The details make me happy. The tiny details. Stitching the feathers and flourishes to his hat and the medals to his coat. I’ve been looking forward to those tiny medals since starting him. They are pretty much why I made him.

soldier rag doll

A note on his fancy hat – I’ve just learned it’s a Bicorne – that is what the Napoleon-ish hats are called. Now you know – in case it comes up.  Let’s talk about the coat. It has a real working, very tiny, button and button hole. It is my first. It might be my last. But I do love it. I am turning him into a sewing pattern and the coat will be included – it’s very easy to make.

soldier doll : coat

doll skirts with front bustles

And I sure do love a front bustle. It looks so pretty on the hem and reveals a scandalous amount of leg.rag dolls with secrets

I wonder what they talk about…….  Lots of progress was made this week on the rag doll pattern. I’m planning on including a basic body, a clever and easy hair method and options for stockings, underthings and a skirt and, of course, the nude option.

rag doll with black stockings

Speaking of nude, I made Nora a frothy negligee – so when she wanders the moors in the mist she is not quite so entirely naked.

rag doll in a frothy negligee

And finally dear mrs. spots. With lots of details, all her necessities. You can find more about how to make her wardrobe here.

mrs. spots wardrobe

mrs. spots doll

indiscreet rag dolls, a colonel, two mischievous cats and expressive feet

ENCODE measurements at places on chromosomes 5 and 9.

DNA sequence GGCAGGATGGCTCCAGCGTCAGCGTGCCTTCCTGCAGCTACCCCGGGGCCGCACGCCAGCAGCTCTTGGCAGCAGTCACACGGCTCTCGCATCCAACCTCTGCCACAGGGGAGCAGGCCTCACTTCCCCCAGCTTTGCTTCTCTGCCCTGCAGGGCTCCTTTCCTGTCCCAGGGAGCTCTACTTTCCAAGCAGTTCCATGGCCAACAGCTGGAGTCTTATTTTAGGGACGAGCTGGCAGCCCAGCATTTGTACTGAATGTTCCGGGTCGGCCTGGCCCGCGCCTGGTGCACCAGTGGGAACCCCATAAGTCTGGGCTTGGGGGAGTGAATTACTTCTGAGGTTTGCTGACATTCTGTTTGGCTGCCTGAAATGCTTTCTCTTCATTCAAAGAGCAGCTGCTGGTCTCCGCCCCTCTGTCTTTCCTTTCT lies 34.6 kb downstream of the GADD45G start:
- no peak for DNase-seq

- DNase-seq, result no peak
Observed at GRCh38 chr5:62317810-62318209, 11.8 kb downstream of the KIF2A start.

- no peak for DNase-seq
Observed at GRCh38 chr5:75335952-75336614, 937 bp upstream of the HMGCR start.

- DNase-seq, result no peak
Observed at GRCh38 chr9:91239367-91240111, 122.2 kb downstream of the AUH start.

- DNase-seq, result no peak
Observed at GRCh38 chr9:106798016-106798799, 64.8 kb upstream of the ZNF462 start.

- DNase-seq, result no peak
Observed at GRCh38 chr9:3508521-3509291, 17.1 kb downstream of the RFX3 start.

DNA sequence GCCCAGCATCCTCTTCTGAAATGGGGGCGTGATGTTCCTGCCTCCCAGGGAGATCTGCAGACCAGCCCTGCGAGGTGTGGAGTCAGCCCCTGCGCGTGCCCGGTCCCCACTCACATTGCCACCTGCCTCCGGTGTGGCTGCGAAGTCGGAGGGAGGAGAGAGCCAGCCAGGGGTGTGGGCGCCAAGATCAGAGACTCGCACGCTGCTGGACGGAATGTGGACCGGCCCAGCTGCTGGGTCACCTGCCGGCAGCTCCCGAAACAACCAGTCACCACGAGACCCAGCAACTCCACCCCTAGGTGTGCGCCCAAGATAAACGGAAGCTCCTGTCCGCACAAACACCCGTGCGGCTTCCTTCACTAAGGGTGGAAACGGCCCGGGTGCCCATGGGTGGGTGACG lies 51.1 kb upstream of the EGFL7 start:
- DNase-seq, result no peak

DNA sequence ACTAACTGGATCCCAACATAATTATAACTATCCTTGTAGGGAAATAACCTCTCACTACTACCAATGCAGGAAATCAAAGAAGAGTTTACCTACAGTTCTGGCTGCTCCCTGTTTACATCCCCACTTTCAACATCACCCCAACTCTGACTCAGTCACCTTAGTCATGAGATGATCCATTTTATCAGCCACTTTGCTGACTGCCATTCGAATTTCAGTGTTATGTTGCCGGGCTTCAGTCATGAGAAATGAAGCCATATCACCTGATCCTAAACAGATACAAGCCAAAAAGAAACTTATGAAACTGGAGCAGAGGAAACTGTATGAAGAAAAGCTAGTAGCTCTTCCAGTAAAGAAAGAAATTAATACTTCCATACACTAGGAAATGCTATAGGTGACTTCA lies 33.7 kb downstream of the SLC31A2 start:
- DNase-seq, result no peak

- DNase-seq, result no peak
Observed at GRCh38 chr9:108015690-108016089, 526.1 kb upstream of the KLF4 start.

rag dolls : expressive feet

The five day – doll every day challenge: I was great at starting them. Less great at finishing them.
They still aren’t done. I made the executive decision to go with “substantially, but not quite finished”.

naked rag doll : nora

Here is who turned up – the first was nora who you met last week. She didn’t get any happier but she did get more naked. I decided to give her all the lady details. She is a little smaller than the original immodest dolls and I also made a lot of progress toward turning her into a pattern.

naked rag doll : nora

A steady hearted Colonel. I like his turned out toes and expression – and I found a new way to make hair easily. I think I’d like him to be a sewing pattern too – what do you think?

steady hearted colonel doll

steady hearted colonel doll

rag doll : fancy stockings

rag doll : fancy stockings

Next – a lady with fancy stockings. Same pattern as nude nora. She and the Colonel both have expressive feet. I try to give everybody expressive feet.

rag dolls : expressive feet

And the last two were a mr. socks and a mrs. spots (find the sewing pattern here). I never get tired of making the mischievous little cats.

mr. socks rag doll

It was a good exercise for me in a couple of ways. My brain got moving again – I generated lots of ideas and found some energy. I made things I might not have otherwise – things I like. And containing projects in a day made me see more clearly how long things really take and how consistently I underestimate that. Still. The week ended up with too many things crammed into it- next time I do this I’ll clear some days completely.

I’ll put all the dolls above and a couple others in the shop next week. You can sign up here if you’d like an email when they are available.

onward,
a

PS – there are a few new paintings in the shop: